Long-Term Effects of Childhood Trauma


To understand the negative effects of childhood trauma which last into adulthood, as well as options available to mitigate those effects.

Early Findings


  • Some recent evidence exists that childhood trauma - such as a parent with a mental illness or who is incarcerated - can lead to physical health effects. While these effects manifest initially in childhood, they can often last into adulthood.
  • For example, inflammation caused by childhood trauma can lead to illnesses or conditions lasting into one's adulthood. According to Dr. Nadine Burke Harris, who has studied the subject extensively, "[inflammation] leads to the wear and tear on the lining on the inside of our arteries, which is part of the reason for why we see increased risk of cardiovascular disease".
  • Largely, these long- and short-term health effects are the result of raised blood pressure and heart rate which results from traumatic experiences in childhood.
  • Alternatively, inflammation can be caused by the body's response to danger or fear, similar to how we would react if being chased by a bear. Per Dr. Harris, "when we activate our stress response, it also activates our immune system, because if you are in a forest and there’s bear, you want your immune system to be primed to bring inflammation to stabilize the wound".
  • "Studies show that the more adverse childhood experiences a person has, the higher their risk of health and wellness problems later in life," with some potential physical illnesses including asthma, coronary heart disease, stroke, and/or diabetes.
  • In addition to the effect on physical health, childhood trauma can also have a significant impact on one's neurological health lasting well into adulthood.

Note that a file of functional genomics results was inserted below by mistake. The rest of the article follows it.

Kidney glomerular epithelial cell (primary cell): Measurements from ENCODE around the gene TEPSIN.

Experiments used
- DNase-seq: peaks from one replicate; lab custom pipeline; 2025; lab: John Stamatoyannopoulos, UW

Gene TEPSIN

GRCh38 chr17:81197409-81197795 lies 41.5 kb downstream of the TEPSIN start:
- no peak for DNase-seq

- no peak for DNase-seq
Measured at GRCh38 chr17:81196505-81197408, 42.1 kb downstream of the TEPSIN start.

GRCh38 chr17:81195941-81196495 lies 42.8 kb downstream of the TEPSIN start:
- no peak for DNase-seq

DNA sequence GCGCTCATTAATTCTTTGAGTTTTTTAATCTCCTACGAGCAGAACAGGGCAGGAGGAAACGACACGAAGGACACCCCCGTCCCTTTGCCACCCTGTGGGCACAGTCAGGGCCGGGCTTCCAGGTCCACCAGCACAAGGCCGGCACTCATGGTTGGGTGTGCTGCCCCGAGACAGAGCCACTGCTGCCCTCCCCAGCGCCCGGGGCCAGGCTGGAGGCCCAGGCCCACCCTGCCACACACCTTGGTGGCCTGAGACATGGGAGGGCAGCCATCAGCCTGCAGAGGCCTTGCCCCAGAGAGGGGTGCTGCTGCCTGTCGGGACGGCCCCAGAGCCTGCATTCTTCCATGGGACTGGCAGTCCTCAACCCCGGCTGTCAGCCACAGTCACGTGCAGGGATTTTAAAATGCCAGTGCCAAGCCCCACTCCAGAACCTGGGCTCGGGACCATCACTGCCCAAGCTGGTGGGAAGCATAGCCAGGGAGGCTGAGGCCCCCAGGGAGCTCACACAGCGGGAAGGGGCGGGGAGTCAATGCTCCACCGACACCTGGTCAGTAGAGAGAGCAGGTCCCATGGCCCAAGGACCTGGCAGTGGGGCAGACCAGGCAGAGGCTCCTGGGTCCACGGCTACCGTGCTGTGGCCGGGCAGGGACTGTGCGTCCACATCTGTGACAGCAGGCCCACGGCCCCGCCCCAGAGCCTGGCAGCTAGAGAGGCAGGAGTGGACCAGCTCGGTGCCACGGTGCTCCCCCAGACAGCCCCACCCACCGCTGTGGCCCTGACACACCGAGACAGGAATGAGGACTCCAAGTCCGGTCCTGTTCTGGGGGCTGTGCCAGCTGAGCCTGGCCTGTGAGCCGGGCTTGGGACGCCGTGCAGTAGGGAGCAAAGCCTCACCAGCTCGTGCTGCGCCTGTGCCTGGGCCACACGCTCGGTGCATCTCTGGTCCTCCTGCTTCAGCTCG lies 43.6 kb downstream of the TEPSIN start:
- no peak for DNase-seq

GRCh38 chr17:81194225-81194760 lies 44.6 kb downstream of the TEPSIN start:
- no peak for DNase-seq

• "Dr. Pierre-Eric Lutz and colleagues noted that in adults who went through severe abuse as children, the neural connections in an area of the brain associated with the regulation of emotion, attention, and various other cognitive processes are critically impaired."
  • Recent research has found that adults who experienced severe childhood trauma are "hampered in their ability to make good decisions as adults" as a result of an inability to appropriately consider and respond to potential risks.
  • One study on the subject had adults who had endured severe childhood trauma participate in basic gambling games where they were given "clues" as to whether or not they'd win given a certain decision or set of circumstances. Despite these clues, the adults who had experienced childhood trauma continued to make decisions counter to what was being recommended and, when they lost as a result, would become "markedly upset" as a result, no matter how minimal the loss. Additionally, these subjects took a great deal of time to make any decision - significantly longer than individuals who had not experienced childhood trauma required to make similar decisions.
  • Those adults who experienced childhood trauma are at greater risk of depression, anxiety, and death-by-suicide. Such trauma can also lead to PTSD and/or substance abuse issues in adulthood.
  • "A study lead by Penn Medicine researchers found that childhood trauma is linked to abnormal connectivity in the brain in adults with major depressive disorder (MDD)."

Proposed next steps:

You need to be the project owner to select a next step.